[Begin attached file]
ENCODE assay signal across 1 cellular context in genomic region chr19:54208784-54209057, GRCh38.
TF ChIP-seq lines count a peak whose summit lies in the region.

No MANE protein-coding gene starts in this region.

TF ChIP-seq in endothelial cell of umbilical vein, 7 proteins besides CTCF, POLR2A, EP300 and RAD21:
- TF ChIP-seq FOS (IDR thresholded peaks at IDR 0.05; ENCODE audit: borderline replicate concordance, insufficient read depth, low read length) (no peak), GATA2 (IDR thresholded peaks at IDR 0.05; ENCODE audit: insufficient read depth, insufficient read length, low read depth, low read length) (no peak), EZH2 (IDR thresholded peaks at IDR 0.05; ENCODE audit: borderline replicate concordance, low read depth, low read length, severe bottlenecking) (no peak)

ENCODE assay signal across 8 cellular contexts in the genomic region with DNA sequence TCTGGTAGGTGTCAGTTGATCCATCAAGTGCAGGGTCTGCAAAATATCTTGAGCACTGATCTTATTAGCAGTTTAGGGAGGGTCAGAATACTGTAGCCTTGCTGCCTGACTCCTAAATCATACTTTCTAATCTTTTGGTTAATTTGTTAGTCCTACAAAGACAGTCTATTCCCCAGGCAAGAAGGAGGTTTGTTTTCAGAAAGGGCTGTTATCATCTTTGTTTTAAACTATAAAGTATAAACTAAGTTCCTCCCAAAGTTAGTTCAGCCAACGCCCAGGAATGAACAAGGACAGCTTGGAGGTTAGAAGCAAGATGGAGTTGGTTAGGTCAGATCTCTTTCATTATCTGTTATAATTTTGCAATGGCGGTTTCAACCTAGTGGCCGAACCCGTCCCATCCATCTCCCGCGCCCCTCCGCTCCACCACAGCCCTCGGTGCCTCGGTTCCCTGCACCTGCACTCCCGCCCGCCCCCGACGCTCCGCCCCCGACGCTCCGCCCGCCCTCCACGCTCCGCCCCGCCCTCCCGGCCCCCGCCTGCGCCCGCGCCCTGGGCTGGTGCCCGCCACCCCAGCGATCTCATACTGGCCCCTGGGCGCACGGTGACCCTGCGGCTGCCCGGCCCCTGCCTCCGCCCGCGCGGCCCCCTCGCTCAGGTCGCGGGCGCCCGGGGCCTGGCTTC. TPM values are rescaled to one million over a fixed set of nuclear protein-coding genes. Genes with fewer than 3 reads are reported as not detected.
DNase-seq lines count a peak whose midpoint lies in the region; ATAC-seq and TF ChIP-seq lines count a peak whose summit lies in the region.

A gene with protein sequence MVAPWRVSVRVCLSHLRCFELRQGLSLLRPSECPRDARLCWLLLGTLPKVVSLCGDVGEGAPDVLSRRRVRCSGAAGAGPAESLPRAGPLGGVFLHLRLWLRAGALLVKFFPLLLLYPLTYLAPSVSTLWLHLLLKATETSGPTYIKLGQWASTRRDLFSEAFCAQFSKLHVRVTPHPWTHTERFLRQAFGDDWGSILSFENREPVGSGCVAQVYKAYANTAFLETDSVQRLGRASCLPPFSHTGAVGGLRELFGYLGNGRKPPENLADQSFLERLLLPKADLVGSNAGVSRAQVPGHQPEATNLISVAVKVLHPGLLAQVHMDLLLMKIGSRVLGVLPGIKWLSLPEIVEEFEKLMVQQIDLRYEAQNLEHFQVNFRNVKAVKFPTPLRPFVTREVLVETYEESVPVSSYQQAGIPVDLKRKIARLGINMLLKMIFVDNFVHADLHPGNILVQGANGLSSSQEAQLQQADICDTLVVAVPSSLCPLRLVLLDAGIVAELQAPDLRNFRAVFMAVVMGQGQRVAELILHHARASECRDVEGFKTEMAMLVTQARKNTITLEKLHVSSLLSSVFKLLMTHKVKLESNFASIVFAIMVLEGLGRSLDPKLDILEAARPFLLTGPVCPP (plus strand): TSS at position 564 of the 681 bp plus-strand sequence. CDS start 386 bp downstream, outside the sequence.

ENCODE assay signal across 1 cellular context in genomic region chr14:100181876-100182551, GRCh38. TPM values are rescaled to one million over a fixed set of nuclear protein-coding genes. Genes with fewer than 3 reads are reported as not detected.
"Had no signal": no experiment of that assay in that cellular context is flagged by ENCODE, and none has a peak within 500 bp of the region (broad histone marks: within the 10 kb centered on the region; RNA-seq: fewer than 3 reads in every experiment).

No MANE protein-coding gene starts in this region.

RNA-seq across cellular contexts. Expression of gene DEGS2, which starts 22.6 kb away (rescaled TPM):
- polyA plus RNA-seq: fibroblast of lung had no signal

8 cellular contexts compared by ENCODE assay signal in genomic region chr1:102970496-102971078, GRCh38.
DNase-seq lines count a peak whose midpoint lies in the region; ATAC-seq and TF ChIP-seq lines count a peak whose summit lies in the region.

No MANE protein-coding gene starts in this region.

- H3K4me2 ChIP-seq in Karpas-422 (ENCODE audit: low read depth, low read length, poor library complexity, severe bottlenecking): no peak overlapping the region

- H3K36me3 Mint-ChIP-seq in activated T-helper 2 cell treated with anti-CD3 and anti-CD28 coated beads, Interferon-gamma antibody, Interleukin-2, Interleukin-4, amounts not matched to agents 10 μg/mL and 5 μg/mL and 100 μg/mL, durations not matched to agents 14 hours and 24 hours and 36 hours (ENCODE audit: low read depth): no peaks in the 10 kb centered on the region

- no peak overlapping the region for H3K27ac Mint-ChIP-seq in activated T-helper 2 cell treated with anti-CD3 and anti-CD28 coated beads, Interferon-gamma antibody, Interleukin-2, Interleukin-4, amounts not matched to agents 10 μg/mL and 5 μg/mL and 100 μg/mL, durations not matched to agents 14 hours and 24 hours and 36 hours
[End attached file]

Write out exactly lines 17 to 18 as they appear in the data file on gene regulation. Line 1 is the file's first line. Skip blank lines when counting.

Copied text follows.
- H3K4me2 ChIP-seq in Karpas-422 (ENCODE audit: low read depth, low read length, poor library complexity, severe bottlenecking): no peak overlapping the region

- H3K36me3 Mint-ChIP-seq in activated T-helper 2 cell treated with anti-CD3 and anti-CD28 coated beads, Interferon-gamma antibody, Interleukin-2, Interleukin-4, amounts not matched to agents 10 μg/mL and 5 μg/mL and 100 μg/mL, durations not matched to agents 14 hours and 24 hours and 36 hours (ENCODE audit: low read depth): no peaks in the 10 kb centered on the region